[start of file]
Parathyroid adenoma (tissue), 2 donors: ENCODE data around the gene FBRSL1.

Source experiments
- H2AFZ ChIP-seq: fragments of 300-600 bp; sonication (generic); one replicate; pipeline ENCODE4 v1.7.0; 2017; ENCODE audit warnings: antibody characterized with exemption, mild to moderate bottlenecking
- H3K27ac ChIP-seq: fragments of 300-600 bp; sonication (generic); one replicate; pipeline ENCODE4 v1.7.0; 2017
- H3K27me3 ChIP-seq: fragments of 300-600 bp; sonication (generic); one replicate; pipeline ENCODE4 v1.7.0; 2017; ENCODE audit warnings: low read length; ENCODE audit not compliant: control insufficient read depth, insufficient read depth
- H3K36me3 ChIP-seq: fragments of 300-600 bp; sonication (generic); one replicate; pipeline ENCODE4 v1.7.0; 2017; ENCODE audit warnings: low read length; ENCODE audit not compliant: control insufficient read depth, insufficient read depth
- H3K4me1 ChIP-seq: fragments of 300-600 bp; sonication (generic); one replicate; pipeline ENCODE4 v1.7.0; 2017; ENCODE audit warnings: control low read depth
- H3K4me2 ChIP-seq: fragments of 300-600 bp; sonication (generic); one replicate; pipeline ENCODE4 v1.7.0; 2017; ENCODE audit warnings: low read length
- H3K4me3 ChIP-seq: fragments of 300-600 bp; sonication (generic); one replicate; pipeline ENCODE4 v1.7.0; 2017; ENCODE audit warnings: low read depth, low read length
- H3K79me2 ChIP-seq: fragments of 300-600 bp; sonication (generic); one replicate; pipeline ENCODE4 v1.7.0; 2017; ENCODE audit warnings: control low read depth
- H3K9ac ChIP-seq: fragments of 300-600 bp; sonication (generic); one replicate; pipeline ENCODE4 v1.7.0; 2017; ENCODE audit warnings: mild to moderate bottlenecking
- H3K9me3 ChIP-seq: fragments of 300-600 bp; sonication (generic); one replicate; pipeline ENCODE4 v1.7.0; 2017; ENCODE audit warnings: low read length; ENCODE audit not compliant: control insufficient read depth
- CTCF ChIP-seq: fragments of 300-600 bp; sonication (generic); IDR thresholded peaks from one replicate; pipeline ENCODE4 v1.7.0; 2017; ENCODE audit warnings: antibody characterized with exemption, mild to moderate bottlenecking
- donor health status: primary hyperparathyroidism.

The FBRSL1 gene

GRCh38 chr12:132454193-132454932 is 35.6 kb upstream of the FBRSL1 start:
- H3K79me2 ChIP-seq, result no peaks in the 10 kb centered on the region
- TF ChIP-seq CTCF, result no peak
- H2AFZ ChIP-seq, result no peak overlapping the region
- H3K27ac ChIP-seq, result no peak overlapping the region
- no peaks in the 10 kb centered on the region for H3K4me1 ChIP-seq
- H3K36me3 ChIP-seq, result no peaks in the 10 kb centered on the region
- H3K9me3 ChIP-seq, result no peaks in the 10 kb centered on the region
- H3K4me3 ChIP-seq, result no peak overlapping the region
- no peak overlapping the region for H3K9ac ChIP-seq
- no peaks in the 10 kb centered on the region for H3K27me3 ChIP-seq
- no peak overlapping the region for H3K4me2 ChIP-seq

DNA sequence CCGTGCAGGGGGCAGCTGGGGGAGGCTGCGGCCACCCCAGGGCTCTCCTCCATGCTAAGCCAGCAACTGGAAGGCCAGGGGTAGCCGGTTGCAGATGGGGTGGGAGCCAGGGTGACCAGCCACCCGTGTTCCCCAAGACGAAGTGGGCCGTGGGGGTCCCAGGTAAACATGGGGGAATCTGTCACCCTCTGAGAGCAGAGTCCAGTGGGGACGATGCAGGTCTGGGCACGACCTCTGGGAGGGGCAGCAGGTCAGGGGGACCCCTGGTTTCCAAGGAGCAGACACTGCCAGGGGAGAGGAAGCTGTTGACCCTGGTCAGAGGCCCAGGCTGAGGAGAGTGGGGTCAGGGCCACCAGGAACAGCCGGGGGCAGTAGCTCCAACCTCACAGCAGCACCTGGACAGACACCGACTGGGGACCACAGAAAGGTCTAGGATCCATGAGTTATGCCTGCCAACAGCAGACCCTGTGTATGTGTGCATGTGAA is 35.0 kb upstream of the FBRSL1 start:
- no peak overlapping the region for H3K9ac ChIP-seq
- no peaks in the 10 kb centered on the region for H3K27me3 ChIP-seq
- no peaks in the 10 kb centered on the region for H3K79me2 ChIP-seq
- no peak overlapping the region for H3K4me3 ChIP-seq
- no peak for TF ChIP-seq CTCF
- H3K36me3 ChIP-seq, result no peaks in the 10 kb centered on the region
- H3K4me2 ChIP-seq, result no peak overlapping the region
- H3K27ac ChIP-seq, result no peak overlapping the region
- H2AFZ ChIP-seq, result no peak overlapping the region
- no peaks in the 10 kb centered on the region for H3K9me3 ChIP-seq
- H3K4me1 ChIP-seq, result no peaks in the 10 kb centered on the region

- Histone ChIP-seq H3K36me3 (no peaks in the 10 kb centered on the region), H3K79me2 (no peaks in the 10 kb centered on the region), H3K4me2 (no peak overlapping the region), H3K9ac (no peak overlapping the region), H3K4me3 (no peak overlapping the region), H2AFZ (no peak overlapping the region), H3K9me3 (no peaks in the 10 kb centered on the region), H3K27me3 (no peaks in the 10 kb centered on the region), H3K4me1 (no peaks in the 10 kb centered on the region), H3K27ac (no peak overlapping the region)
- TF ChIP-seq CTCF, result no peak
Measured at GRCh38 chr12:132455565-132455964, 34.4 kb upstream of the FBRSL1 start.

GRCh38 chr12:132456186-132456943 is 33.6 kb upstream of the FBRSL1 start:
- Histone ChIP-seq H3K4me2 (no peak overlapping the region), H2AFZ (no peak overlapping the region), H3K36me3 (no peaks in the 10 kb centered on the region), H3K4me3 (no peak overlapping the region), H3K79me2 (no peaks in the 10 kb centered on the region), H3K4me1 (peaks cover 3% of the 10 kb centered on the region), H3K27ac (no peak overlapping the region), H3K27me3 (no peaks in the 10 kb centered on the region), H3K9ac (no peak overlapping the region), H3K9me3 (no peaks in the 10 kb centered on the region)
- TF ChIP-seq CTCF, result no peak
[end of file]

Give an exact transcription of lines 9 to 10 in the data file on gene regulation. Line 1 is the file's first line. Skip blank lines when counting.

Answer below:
- H3K4me3 ChIP-seq: fragments of 300-600 bp; sonication (generic); one replicate; pipeline ENCODE4 v1.7.0; 2017; ENCODE audit warnings: low read depth, low read length
- H3K79me2 ChIP-seq: fragments of 300-600 bp; sonication (generic); one replicate; pipeline ENCODE4 v1.7.0; 2017; ENCODE audit warnings: control low read depth